Mary Alice Sherwood disappeared on Halloween night. Every bit of her, right down to her crooked bunny ears and the powder puff tail pinned to her white coat, was swallowed by the chilly, bonfire-smoky dark of the Woodside suburb in which she lived. She was eight years old, trick-or-treating with her peers in her safe neighborhood under the admittedly relaxed supervision of a young sitter, and she was never seen again. The respectable, upwardly mobile households of Woodside shrank in upon themselves in shock and disbelief for a time, neighborhood watches became vigilant once again, and children were confined to their yards where parental eyes could fall upon them at any moment. Now, as Christmas approached, holiday furor and excitement displaced the sharpest spur of fear, and the Sherwoods’ tragedy had faded a bit from the forefront of neighborhood conversations. After all, no one really knew them very well. They kept to themselves, in the cul-de-sac of Hemlock Circle, where their only neighbor was an empty house for sale. The search continued for little Mary Alice, the police patrol car still made its rounds several times a day, and the residents of Woodside would have gathered in sympathy around the Sherwoods had they been welcome. They were not.
John Dillinger Connelly had been named for a legend. His mom, a wild young firecracker, had been enamored with stories of the notorious gangster’s Robin Hood persona and with the romance of rebellion. JD had grown up with a name as heavy as a mantle of state in a revolving household of well-meaning but dysfunctional relatives, and while he had not become a steely-eyed gangster, he was not without his own set of shadowy skills. The irony of his life was that those skills had made him an asset to Nick and Tess, setting him on a path of legitimate employment that even helped people. It had been the other thing, the coyote trickster in him, that had got him killed. He sat on the cane seat of a ladder-backed chair in the corner of Tess’s bedroom with his hands on his knees watching her drag shirts and leggings from her backpack and sling them onto the bed. She was angry, probably with him, and he felt the familiar sting of remorse that had so often followed his ill-considered adventures while he had lived.
He does not float. Grappled by the river’s currents, tumbled in the arms of the river, as he had tumbled in the arms of the demon, he speeds along the silted terrain where suicides have left their bones. He has become a citizen of the dark, turbulent country of the watery dead, deep under the darting fish bellies, under the silver flashes and nonjudgmental eyes of those who regard him merely as provender. But he is not a suicide, nor yet some murderer’s prey. He is a sacrifice on the altar of desire, eager and aghast at once, his heart a delicacy served up in its bloody sauce of folly. He felt it beat just once as she ground it between her teeth, and even then, he reached for her.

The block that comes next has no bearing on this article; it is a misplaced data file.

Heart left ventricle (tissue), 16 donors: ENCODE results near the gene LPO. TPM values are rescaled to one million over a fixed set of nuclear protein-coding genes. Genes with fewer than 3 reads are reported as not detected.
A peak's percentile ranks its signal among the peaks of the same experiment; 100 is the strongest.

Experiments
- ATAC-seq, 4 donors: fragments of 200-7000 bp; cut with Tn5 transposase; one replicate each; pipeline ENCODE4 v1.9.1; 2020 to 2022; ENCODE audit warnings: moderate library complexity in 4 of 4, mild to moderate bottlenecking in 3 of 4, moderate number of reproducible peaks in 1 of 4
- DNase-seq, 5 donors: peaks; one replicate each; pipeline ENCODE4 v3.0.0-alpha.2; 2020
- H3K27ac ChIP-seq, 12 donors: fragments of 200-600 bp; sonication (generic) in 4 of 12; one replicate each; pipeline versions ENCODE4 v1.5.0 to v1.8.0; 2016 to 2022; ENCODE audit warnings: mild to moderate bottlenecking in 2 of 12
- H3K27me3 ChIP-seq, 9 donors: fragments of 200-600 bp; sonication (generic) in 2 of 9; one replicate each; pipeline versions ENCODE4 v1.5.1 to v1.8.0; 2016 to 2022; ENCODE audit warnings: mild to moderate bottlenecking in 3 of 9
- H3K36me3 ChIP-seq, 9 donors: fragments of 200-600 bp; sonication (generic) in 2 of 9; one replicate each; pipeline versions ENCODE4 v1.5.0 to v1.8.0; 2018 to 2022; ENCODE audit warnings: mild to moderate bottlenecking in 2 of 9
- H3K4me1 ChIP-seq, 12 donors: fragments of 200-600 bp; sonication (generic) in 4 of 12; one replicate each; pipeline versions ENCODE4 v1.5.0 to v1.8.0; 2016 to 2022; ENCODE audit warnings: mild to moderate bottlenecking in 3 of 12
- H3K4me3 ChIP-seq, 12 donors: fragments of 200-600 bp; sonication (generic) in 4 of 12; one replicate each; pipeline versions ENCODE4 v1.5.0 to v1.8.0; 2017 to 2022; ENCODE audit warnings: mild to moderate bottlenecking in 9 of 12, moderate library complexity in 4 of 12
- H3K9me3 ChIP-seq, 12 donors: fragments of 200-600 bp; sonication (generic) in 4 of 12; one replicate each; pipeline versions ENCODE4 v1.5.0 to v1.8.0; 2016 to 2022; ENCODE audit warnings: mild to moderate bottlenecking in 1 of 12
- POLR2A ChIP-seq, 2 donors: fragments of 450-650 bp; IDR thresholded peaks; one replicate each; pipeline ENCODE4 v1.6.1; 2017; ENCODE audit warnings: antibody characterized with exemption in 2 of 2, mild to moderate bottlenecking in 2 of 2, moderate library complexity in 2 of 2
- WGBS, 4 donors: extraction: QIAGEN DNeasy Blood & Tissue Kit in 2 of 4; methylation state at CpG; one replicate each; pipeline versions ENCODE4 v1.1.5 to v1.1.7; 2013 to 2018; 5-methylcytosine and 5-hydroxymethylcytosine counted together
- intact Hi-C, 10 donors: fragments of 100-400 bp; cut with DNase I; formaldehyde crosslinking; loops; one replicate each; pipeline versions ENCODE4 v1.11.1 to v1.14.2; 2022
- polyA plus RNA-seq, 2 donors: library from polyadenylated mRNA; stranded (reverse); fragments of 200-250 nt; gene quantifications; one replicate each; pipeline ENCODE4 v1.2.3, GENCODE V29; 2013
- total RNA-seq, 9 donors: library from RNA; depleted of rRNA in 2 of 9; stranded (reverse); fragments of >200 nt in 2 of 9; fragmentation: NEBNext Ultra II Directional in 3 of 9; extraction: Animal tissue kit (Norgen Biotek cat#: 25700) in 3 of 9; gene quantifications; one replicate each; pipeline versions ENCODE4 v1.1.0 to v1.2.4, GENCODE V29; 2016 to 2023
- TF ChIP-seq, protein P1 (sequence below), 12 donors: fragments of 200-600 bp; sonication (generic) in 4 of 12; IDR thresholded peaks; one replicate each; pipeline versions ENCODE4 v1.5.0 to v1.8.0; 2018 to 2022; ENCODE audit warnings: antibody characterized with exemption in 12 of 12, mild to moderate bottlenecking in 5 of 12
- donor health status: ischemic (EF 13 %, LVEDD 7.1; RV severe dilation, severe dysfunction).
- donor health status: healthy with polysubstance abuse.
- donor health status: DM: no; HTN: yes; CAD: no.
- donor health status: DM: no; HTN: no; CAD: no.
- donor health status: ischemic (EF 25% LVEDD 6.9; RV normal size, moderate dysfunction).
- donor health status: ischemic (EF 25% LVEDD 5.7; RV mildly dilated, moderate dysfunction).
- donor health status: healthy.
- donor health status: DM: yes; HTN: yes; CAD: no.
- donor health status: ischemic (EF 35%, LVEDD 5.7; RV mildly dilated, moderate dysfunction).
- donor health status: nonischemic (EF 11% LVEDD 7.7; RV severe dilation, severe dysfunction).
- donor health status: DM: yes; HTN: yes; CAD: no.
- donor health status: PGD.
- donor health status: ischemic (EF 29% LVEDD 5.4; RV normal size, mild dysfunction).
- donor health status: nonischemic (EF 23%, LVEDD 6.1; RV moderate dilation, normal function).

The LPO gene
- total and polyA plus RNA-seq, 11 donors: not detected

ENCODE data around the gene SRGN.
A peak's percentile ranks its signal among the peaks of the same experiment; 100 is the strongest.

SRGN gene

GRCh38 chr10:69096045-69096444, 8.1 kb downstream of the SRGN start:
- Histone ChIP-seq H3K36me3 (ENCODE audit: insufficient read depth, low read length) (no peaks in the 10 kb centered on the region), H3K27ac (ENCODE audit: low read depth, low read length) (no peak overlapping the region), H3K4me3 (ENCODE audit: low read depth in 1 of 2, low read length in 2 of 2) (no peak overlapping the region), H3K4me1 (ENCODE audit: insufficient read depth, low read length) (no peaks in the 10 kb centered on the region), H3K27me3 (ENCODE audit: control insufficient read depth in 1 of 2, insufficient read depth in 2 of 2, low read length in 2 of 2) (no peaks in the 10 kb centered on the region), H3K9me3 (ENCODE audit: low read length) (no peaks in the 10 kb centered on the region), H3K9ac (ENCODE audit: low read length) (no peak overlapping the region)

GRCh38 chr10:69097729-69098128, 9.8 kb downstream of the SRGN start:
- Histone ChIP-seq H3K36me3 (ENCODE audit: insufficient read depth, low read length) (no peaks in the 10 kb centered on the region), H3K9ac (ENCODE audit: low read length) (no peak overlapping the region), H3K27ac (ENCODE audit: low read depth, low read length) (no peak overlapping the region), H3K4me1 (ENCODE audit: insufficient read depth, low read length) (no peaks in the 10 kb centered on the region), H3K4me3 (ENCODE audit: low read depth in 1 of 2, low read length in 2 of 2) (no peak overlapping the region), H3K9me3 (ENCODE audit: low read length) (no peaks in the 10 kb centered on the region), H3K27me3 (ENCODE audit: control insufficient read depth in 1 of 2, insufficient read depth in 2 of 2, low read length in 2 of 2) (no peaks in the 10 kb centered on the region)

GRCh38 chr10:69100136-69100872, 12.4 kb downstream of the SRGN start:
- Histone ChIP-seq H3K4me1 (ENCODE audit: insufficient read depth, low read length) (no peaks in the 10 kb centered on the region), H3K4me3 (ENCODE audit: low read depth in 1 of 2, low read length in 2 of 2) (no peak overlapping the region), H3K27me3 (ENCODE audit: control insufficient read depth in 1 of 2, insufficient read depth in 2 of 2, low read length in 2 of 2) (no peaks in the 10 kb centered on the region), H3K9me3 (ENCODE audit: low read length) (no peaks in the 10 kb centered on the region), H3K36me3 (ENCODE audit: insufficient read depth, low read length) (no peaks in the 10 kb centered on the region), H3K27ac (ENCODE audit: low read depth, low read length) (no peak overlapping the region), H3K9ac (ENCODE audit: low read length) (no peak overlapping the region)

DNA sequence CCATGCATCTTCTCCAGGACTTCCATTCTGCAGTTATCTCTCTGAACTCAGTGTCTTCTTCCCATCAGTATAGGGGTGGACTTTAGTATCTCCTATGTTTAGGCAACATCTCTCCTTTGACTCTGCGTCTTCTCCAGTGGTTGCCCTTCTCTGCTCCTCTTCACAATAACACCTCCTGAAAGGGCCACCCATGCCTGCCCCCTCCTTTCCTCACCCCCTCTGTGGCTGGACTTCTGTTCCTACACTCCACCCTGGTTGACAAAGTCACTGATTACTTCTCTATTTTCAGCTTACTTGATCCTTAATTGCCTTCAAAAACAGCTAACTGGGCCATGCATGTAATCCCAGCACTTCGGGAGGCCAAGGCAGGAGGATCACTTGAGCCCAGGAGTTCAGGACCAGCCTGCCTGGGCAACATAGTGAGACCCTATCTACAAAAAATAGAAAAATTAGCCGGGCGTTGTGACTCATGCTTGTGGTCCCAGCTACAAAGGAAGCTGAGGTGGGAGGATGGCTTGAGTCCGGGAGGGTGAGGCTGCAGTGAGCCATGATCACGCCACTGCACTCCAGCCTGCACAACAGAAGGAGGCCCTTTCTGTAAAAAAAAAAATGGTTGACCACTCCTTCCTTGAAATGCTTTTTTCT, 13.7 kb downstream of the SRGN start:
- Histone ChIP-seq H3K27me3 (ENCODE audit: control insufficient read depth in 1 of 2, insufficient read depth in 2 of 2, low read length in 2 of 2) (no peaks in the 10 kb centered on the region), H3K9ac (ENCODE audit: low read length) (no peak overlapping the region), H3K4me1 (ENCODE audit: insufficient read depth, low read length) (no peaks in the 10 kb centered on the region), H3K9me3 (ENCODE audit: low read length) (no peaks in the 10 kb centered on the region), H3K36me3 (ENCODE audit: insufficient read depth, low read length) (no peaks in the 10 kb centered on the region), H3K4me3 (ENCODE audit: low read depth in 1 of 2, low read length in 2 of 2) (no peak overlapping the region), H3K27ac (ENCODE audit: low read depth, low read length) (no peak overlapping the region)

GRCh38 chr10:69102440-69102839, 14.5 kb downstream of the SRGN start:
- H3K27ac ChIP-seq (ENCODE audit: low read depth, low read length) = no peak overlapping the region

Her name was Ana, and she lived as a prisoner within the cage of her bones. That sense of a trapped and stunted identity was what brought her to the clinic on Bat Moon Street. It walked her along the cracked sidewalk under the cloudy night, her eyes on the concrete beneath her shoes. Sensible shoes with low heels and closed toes. Librarian shoes, clasping tender feet that rarely came out after dark. Watching her from the window above the striped awning, I could imagine the trembling thrill that gripped her. How daring she was, to leave her safe, lamplit apartment, and its familiar solitude to wander along this dim street. How brave, to enter this neighborhood of after-sunset trade alone, and small amidst the old buildings with their aggressive griminess and narrow stairwells like tunnels of night. Yes, I could feel her heart quaking from three stories up. That is how it begins here, evening upon evening, the supplicants arriving, begging to be freed.
Trudy Bigg had a walk-in freezer. We had a dead werewolf in need of preservation. We rolled into the empty parking lot at MeeMaw’s with Maudie’s lolling carcass in the Jeep, wrapped in its borrowed tarp. The bar wasn’t open yet, but we could see Trudy lounging on the porch swing of the little cottage she kept on the hillside behind it, sipping coffee. I strolled to the foot of her concrete stairs, leaving Nick to guard our precious cargo.
She rose out of the darkness of the laurels and made her way to the foot of the steps, fast and lithe, her bare feet silent. Her nakedness was terrible, her body lean and ropy with muscle, her limbs long and built for swiftness. Age had touched her little, and she rolled her powerful shoulders in something like ecstasy under the caress of the murky moonlight. She looked up at me with her leafshadow eyes, and the cognac rings around her irises burned golden.